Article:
From Ibarra we made a day trip to the Saturday market in Otavalo and rode to Laguna de Cuicocha in hopes of seeing Volcano Cotacachi …unfortunately the ceiling was too low, but we had great views of the lake.
Next stop crossing the Equator. We first crossed the equator while driving the Pan American Highway. Not demarcation, but the gps showed it to be so. We continued on to the official monument just outside of Quito to mark the event.
Equador is already more than a month ago and some of the details escape us. But the overall impression is that of great contrasts, from the dry coast to the lush Avenue of Vocanoes and through the mountain passes joining the two. There was also a very strong contrast in cultures arriving from Colombia. As we mentioned before Colombia was vibrant where Equador felt much more reserved and impoverished.
We made our way from Quito via Cotopaxi and Quevedo to Puerto Lopez on the coast.
Price of gas in Ecuador. Currency American dollars.
Not only was gas very cheap, but all tolls, and there were many, were free for motorcycles.
Through the pass in Rerserva Ecologic Los llinzes we reached altitudes of 13,180′, our highest pass so far. We had views of beautiful cultivated terraced lands. The rudimentary enclaves of inhabitants dotted the landscape and left us wondering how they keep warm and where they get their cooking fuel from living in such isolated circumstances.
En route to Puerto Lopez on the coast we weren’t prepared for the dry and burnt landscapes that would greet us. It was the end of the dry season and there was a lot of agricultural burning going on giving a grey hue to the already monotone landscapes.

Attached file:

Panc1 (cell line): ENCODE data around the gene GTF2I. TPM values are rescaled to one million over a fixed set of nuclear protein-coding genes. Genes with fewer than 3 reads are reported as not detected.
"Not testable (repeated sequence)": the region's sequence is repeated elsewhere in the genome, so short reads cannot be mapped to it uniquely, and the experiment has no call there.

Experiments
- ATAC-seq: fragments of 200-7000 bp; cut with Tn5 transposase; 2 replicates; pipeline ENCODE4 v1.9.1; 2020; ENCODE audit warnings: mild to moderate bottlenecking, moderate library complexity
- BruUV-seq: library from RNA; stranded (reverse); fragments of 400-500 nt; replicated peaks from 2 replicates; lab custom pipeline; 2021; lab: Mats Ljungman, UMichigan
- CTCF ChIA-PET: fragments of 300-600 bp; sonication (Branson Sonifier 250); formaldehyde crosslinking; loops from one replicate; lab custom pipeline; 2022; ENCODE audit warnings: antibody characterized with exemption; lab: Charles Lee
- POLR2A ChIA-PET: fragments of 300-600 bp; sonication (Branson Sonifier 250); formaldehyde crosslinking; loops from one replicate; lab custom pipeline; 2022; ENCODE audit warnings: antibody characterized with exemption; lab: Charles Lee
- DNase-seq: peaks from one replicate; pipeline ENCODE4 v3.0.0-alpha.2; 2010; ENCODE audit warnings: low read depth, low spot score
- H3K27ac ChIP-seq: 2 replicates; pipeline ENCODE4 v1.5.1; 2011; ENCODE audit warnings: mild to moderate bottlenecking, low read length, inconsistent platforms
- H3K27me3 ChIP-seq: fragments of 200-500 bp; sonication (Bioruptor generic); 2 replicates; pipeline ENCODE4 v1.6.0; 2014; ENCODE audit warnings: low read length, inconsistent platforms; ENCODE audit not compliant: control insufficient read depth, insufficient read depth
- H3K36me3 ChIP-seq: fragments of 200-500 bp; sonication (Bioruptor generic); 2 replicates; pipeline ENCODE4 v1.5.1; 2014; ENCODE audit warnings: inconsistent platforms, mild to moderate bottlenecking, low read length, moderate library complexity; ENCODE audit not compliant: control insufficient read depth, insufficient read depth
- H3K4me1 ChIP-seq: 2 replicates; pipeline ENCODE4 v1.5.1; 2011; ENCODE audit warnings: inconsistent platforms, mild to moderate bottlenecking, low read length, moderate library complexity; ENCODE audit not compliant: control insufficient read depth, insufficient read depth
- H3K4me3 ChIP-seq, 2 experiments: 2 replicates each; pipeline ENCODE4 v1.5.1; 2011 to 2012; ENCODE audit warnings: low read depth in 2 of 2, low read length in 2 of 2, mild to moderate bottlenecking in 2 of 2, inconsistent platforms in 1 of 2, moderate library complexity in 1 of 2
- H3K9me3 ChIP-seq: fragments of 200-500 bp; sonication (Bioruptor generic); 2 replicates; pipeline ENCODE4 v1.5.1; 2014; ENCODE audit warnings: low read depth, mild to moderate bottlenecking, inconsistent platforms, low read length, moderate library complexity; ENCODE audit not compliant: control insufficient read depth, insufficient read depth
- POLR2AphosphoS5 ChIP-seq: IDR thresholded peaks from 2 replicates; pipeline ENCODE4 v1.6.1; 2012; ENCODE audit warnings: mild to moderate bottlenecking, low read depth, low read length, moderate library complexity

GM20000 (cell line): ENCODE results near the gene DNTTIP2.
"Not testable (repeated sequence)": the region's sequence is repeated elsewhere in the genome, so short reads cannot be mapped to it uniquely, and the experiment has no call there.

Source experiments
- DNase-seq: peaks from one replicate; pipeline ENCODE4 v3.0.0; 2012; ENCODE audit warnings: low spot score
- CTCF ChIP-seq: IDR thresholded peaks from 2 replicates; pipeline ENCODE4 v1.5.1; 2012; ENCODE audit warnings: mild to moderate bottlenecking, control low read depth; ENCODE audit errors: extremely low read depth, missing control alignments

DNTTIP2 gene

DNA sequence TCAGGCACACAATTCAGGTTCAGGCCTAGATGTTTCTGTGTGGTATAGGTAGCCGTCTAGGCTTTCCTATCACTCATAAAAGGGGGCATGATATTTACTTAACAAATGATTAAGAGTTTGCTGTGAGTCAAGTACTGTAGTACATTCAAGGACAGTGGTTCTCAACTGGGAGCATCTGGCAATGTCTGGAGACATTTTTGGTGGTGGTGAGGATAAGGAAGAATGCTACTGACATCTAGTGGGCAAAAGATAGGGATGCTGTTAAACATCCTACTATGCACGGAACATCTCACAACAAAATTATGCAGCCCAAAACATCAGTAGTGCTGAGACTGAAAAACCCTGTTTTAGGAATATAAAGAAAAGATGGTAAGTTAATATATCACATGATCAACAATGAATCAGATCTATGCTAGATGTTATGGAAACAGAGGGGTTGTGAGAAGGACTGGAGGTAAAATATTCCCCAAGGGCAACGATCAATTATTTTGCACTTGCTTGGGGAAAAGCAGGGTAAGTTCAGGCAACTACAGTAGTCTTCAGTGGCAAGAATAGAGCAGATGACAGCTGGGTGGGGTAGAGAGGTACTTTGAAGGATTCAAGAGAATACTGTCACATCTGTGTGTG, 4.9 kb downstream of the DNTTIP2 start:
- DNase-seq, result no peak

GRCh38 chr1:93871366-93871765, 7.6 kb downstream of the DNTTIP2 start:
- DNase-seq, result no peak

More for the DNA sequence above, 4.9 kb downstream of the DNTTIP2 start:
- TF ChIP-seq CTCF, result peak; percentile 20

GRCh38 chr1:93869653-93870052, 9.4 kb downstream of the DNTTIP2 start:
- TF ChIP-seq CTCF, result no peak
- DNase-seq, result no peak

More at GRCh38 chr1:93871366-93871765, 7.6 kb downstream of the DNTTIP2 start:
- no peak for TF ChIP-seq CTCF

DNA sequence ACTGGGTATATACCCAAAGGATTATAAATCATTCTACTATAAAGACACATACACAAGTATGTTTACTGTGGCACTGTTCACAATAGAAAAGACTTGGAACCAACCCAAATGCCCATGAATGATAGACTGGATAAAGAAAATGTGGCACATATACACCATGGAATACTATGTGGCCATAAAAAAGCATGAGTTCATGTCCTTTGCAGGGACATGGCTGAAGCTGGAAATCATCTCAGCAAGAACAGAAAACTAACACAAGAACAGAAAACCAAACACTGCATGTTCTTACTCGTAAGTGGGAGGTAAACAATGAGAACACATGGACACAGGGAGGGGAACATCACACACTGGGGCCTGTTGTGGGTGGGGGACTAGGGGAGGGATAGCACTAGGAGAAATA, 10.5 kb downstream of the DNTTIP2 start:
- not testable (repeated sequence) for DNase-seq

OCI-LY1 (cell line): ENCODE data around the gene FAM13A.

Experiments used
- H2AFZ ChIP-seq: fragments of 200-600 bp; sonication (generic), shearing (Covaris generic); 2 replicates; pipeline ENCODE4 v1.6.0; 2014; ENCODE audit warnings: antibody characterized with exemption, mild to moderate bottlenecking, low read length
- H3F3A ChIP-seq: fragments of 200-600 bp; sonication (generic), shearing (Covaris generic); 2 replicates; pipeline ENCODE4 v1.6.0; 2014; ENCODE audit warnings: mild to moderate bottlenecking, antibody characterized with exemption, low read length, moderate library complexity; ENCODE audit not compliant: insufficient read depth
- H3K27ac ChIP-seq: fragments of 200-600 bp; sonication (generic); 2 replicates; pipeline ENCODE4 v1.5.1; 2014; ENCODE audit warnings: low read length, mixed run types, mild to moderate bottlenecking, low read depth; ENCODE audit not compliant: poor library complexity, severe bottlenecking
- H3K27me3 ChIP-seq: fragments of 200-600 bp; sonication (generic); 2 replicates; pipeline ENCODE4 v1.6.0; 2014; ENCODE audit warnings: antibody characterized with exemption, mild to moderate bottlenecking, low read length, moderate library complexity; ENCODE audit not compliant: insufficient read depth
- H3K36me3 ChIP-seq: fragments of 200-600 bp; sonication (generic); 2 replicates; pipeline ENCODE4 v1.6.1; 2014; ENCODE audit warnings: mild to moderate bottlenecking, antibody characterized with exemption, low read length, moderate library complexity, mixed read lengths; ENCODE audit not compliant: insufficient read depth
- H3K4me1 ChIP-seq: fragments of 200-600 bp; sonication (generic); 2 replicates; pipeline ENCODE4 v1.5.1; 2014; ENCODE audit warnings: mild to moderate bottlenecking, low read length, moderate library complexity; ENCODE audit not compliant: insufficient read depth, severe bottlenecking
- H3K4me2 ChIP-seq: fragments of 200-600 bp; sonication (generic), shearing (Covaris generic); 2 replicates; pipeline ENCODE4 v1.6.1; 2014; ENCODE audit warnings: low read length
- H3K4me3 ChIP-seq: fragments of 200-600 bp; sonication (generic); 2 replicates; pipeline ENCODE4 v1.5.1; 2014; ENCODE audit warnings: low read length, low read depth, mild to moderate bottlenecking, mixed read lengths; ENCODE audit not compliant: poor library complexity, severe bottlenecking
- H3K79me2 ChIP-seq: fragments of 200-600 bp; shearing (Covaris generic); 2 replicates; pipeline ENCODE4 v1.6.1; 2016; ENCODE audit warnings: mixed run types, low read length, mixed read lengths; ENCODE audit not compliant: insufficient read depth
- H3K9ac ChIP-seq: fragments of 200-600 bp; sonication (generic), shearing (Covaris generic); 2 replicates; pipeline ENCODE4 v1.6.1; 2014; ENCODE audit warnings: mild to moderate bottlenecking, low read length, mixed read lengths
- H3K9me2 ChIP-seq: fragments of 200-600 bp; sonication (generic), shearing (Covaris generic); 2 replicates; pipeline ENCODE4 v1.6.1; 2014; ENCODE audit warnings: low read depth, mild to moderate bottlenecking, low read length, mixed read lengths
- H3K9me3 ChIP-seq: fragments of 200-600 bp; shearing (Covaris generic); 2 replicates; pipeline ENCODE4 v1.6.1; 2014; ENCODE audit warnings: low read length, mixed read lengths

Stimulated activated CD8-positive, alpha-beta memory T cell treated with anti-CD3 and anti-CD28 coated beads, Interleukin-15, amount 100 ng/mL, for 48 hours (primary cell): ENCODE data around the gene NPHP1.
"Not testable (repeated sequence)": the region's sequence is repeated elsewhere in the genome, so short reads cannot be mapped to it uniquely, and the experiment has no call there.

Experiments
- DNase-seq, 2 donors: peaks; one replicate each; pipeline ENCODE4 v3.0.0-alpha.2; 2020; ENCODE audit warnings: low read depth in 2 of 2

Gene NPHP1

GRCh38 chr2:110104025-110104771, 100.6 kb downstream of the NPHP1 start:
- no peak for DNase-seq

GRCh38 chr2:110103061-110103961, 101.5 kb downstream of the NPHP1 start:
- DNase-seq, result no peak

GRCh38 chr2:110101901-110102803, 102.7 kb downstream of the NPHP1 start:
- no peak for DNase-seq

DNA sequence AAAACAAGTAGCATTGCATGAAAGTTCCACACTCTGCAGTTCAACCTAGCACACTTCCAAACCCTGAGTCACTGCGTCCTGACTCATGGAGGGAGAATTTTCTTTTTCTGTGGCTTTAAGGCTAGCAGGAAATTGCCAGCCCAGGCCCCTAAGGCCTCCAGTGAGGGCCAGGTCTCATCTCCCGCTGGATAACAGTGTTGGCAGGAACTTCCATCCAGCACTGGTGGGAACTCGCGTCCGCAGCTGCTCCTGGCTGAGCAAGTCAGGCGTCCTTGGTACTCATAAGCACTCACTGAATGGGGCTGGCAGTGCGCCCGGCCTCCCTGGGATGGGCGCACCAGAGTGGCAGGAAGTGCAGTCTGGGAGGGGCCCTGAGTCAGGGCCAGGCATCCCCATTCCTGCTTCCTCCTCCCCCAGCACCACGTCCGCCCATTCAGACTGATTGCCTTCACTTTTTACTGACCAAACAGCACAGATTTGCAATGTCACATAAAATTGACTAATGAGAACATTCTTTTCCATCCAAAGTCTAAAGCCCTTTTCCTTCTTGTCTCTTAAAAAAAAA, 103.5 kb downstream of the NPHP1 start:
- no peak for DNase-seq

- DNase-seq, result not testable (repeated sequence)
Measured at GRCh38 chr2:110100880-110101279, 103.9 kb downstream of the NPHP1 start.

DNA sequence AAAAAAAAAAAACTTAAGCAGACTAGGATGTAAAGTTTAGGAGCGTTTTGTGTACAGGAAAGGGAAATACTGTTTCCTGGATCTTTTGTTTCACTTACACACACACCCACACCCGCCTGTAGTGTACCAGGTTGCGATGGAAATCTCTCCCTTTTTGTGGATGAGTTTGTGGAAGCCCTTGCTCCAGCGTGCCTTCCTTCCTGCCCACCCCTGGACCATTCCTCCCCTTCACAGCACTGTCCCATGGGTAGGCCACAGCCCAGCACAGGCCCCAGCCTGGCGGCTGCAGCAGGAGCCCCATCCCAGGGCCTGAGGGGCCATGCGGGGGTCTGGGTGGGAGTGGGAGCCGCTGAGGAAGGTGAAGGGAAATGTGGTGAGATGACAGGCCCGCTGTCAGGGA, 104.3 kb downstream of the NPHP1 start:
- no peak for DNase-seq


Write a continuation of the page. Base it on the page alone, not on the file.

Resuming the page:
A site for sore eyes when we reach the coast.
Upon arriving at Puerto Lopez we had the good fortune of passing a small welding shop that Lindsay visited to have the bracket for the ktm driving light repaired.
En route to Guayaquil via Salinas November 28.
From Guayaquil we rode to Cuenca through another incredible Pass in Parque National El Cajas.
Stopping for lunch to enjoy the view.
Arriving at our hotel in Cuenca. The owners of the Hostel Posada de Angel were kind enough to let us park just at the back of their breakfast areas as they had no other parking for the bikes!!
A taste of Cuenca
Rode from Cuenca to Loja, again riding into the highlands of the Andes.
Tracy and I were greeted with a questioning look as we entered the Grand Victoria Boutique to check in for our stay…..we decided the receptionist had never seen anyone decked out in riding armour!
We took a day ride abutting Parque National Podocarpus from Loja to the small mining town of Zamora.
On our descent from Zamora into Loja the bike died and we found ourselves coasting into town. As we were running out of ‘coast’ we pulled to the side of the road to contemplate what was happening. The bike had just had it’s scheduled maintenance done in Cuenca, which had to do with the fuel system. Lindsay discovered that the mechanic had forgotten to open one of the fuel lines exiting the tank. So fortunately it was simply a turn of the screw 🙂 Great relief.
Left Loja for Huaquillas to position ourselves for the proverbial border crossing, this time into Peru. Originally we had planned to cross at La Balsa, but information told us that the road conditions were questionable, so we decided on the coastal route. Landscapes on the coast are always a shock after being in the mountains.
How wonderful it must be to be travelling in new territory. What a different world South America seems, and each country and its people so unique as well. I just finished reading “The River” by anthropologist/ethnobotanist Wade Davies. He was Richard Evan Schultes last graduate student at Harvard.Lots of very interesting history; especially on Colombia and Ecuador. A quickly changing continent. Travel safe and enjoy!
Gorgeous, rich photographs! xo